Using GNU's GDB Debugger

Debugging Ncurses Programs

By Peter Jay Salzman

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Activities like printing characters to a screen, moving the cursor, and changing the color of character output are collectively known as screen handling. By its nature, screen handling is very terminal dependent, however, the terminfo and termcap mechanisms were devised to provide terminal independent screen handling. The curses library (a pun on the term "cursor optimization") was created to provide a screen handling API for C programmers. The goal of curses was to provide a fast, portable, and terminal independent C API to handle device dependent terminal codes.

Curses has a very long and twisted history. However, the most commonly used modern implementation of the library is called new curses, or ncurses, for short, which is maintained by . Ncurses is a GNU project released under an MIT style licence and is used under nearly all modern Unixes including GNU/Linux, and Mac OS X. There are now many extensions to ncurses which includes panels, menus and even a full featured widget set: the Curses Development Kit (CDK).

Getting Started

To follow along, download ncurses1.

1   // ncurses1.c
2   #include<ncurses.h>
3   #include<stdlib.h>
4   #include<time.h>
6   unsigned int Seeder(void);
7   int Irand(int low, int high);
8   void Print_A_Character(void);
10  int main(void)
11  {
12       atexit( (void *)endwin );
13       initscr();
14       Seeder();
16       for (int i = 0; i < 500000; ++i)
17            Print_A_Character();
19       return 0;
20  }
23  void Print_A_Character(void)
24  {
25       int x = Irand(1, COLS);
26       int y = Irand(1, LINES);
27       unsigned ascii = Irand('A', 'z');  // ASCII dependent
28       mvaddch(y, x, ascii);
29       refresh();
30  }
33  int Irand(int low, int high)
34  {  
35       return low + (int)( (double)(high-low) * rand()/(RAND_MAX + 1.0) );
36  }
39  unsigned int Seeder(void)
40  {
41       time_t seed;
42       time(&seed);
43       srand((unsigned)seed);
45       return seed;
46  }

Compile and run the program. It should fill your console (or xterm) with characters. It has a bug though: the top row and first column seem to be devoid of characters:

Buggy ncurses program output

Since the probability of that happening is miniscule (and gets smaller with each passing second), there must be a bug in the program.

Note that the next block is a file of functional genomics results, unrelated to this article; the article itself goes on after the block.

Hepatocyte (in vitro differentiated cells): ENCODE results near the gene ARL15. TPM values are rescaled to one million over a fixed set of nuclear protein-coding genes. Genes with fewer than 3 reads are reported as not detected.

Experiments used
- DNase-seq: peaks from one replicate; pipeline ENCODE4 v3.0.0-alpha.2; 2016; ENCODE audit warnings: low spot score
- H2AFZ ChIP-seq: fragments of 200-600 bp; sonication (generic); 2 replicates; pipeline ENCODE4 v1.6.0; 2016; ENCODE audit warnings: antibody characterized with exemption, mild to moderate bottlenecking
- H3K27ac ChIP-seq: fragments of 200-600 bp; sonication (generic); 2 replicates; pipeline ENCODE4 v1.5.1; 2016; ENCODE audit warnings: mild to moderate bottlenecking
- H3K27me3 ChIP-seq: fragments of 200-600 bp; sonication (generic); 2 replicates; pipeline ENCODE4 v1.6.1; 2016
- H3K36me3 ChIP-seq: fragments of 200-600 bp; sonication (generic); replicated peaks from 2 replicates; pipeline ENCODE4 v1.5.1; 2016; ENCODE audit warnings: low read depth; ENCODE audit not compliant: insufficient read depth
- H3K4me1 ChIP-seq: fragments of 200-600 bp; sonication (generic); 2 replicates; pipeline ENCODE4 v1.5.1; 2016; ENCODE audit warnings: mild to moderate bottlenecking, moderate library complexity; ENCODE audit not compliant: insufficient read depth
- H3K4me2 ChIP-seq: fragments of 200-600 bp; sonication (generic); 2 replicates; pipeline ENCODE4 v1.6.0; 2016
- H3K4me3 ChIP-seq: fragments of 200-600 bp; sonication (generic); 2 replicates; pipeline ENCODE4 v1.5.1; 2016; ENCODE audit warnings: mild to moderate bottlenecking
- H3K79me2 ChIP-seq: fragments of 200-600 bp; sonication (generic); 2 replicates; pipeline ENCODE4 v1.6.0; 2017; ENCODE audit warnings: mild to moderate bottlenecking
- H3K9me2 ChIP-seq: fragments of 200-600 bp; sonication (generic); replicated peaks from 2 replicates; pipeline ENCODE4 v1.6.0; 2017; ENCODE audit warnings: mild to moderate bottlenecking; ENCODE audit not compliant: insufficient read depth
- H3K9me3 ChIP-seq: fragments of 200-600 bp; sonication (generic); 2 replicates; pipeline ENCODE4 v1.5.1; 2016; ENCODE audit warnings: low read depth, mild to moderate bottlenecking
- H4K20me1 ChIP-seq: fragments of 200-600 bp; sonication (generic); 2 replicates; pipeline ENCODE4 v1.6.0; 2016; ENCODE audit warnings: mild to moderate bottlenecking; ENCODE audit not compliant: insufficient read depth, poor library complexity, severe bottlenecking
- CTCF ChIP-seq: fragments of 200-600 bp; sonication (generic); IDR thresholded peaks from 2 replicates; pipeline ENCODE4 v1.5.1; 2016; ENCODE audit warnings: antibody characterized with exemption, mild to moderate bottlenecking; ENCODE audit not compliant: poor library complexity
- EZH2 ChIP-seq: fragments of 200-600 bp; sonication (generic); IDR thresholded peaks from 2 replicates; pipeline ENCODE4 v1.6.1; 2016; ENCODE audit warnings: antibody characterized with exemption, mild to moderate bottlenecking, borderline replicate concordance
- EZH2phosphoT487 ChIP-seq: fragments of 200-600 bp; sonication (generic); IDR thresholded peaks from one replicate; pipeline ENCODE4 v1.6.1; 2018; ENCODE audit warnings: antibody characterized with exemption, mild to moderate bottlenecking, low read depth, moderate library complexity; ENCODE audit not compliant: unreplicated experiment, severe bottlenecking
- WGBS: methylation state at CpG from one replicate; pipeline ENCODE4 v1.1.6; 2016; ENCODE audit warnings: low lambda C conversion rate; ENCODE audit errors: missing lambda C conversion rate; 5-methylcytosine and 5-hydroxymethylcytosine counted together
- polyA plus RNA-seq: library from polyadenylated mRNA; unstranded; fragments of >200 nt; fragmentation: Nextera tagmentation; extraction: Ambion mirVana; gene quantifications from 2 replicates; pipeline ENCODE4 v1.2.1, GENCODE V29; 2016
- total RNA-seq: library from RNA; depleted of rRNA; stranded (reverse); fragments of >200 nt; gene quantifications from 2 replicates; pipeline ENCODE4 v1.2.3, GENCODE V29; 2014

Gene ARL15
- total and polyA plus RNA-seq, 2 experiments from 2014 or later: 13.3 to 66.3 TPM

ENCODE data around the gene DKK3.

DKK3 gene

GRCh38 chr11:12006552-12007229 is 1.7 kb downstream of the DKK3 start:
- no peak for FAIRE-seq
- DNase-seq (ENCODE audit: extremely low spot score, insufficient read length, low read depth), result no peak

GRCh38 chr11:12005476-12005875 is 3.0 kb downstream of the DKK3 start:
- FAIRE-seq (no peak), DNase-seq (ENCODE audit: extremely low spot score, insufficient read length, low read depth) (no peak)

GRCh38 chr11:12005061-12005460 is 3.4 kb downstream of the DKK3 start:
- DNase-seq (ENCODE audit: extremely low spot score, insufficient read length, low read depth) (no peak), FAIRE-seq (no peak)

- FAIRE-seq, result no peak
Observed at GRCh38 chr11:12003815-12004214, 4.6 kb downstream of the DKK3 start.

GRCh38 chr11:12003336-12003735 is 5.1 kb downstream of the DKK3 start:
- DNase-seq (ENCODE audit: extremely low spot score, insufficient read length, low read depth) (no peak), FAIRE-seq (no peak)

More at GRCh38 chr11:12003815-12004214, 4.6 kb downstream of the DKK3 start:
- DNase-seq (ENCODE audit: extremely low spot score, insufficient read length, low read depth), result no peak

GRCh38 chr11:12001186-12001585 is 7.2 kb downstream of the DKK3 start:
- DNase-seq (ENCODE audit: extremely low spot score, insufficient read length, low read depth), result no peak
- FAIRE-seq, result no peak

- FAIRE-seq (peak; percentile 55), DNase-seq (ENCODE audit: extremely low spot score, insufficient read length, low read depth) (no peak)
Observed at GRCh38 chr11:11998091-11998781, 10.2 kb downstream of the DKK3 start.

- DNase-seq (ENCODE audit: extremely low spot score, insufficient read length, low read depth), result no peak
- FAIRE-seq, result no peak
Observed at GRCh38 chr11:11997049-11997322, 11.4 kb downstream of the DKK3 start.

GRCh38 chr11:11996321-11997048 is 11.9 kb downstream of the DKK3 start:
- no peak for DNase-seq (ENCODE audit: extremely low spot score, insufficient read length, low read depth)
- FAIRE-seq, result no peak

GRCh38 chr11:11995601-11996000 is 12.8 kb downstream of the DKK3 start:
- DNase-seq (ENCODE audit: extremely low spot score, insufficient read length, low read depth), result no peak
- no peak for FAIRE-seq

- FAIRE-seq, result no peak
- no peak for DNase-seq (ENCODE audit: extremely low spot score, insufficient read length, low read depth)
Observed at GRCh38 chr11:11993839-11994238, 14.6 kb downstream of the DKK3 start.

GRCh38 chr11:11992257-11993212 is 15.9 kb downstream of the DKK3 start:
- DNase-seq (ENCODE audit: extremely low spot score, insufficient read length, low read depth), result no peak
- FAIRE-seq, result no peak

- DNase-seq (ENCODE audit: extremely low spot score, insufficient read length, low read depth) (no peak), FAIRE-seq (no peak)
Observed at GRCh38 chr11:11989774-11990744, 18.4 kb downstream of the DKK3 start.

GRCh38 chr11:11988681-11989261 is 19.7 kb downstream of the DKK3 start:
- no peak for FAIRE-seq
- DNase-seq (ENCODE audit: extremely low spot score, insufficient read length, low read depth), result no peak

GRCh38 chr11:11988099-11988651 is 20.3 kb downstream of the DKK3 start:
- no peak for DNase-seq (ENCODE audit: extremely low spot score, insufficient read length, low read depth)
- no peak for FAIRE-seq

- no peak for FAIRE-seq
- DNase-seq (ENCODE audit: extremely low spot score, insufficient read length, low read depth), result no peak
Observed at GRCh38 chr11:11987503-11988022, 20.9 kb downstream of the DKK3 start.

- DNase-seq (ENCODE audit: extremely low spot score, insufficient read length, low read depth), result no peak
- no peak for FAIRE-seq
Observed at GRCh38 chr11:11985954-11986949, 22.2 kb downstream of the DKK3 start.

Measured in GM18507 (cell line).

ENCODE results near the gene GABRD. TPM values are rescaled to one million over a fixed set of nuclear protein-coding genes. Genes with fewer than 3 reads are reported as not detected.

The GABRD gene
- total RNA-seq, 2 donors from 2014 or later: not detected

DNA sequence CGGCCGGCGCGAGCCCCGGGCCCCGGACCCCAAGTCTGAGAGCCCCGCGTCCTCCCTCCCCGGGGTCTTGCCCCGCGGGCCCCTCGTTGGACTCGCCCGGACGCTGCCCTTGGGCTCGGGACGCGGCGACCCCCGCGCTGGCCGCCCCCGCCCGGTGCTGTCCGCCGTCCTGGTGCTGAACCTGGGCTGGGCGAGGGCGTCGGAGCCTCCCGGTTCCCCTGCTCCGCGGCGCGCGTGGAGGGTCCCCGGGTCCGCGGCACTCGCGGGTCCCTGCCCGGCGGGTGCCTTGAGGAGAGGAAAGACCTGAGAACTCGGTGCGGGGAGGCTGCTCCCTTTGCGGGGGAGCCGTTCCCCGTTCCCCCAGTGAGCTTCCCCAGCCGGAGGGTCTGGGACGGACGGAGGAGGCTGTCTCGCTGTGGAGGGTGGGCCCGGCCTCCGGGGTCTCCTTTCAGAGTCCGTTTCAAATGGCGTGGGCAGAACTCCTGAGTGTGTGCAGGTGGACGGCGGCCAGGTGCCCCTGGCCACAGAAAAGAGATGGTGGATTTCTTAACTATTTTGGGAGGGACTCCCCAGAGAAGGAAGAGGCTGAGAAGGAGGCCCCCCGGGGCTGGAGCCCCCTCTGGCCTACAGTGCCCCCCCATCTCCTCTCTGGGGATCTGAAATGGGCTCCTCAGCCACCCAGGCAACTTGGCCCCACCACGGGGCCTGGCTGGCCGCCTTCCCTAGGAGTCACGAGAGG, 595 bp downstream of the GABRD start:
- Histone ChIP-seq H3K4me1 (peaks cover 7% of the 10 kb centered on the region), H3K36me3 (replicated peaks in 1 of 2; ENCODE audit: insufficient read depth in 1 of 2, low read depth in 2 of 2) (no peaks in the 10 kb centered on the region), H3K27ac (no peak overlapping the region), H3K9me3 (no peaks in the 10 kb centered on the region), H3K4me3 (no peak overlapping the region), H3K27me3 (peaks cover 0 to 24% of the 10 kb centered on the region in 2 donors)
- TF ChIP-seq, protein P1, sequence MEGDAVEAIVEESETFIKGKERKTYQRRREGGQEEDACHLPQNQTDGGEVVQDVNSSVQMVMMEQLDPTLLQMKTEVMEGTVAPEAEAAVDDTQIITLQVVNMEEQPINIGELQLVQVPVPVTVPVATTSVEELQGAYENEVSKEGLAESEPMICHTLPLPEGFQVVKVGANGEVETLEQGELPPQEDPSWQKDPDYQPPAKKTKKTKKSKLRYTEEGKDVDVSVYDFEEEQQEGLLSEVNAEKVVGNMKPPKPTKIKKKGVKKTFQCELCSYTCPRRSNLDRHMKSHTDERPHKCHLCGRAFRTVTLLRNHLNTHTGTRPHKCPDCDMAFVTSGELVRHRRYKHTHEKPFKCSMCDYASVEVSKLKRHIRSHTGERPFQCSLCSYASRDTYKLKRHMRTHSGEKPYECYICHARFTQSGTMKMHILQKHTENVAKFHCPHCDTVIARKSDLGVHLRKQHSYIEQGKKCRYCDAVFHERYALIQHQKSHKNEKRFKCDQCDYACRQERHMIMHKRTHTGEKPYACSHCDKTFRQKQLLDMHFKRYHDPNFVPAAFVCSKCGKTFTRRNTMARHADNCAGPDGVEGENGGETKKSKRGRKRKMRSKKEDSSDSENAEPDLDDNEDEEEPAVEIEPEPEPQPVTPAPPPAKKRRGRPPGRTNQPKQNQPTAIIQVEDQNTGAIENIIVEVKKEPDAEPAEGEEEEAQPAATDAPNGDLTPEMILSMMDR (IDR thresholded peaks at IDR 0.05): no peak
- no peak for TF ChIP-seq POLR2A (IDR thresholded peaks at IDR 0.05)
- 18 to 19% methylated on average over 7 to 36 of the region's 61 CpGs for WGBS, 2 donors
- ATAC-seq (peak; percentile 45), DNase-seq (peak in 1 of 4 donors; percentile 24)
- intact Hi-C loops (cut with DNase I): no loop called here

You need to do a bit more to use GDB with a program that uses ncurses. The problem is that GDB's I/O is intermixed with the program's I/O. Once you get used to it, this is not normally a problem. But when the program performs screen handling, it becomes difficult, if not impossible, to keep track of your debugging session. To see this in action, start GDB on the executable, set a breakpoint at Print_A_Character(), and run the program.

   $ gdb debugging_ncurses
   (gdb) break Print_A_Character 
   Breakpoint 1 at 0x80486fd: file debugging_ncurses.c, line 26.
   (gdb) run
   Starting program: code/ncurses/debugging_ncurses 
   Breakpoint 1, Print_A_Character () at debugging_ncurses.c:26
   26              int x = Irand(1, COLS);

Now issue continue 50 a few times. You should see a big mess. Here's what I see:

Image of ncurses mess

Quit GDB when you've had enough. Clearly, we need a way to separate GDB's I/O from the program's I/O when screen handling is done.

Separating the Input/Output

You'll need two terminals (either two consoles or two xterms): One for the program's I/O and another for GDB's I/O. Separating out the two I/O will resolve the problem nicely. I'll be using the word `xterm', but the same thing applies to all non-login terminals like rxvt and eterm, and login terminals like virtual consoles.

  1. Go to the first xterm and find its device file using either tty or who am i. This will be the xterm with GDB's I/O.:
       $ tty
       $ who am i
       p        pts/1        May 26 12:44 (:0.0)
  2. Go to the second xterm and find its device file. This will be the xterm with our program's I/O:
       $ tty
  3. Go back to the first xterm and start a debugging session. Set a breakpoint at Print_A_Character().
       $ gdb debugging_ncurses
       (gdb) break Print_A_Character 
       Breakpoint 1 at 0x80486fd: file debugging_ncurses.c, line 26.
  4. GDB's tty command instructs GDB to redirect the program's I/O to another terminal. The argument to tty is the device file of the terminal you wish the program I/O to go. In this case, I want the program's I/O to go to the second xterm, pts/4. If you're following along, use whatever device file you obtained in step 2:
       (gdb) tty /dev/pts/4
  5. Lastly, go to the second xterm (that contains the program's I/O) and tell the shell to sleep for a long time. This is so that anything we type in that window will be sure to go to our program rather than the shell. The amount of time is arbitrary, but pick a time that's longer than you suspect the debugging session will last. This tells the shell to "do nothing" for 100000 seconds:
       $ tty
       $ sleep 100000
  6. Go back to the first xterm which is running GDB and debug to your heart's content. When you're done, you can go back to the program output window and slap it with a control-c to break out of the sleep.

Debugging Ncurses Example

Let's go through a sample debugging session of debugging_ncurses.c. The problem was that the first row and column aren't being printed to. At first guess, we might suspect that the random number generator is at fault.

Under construction


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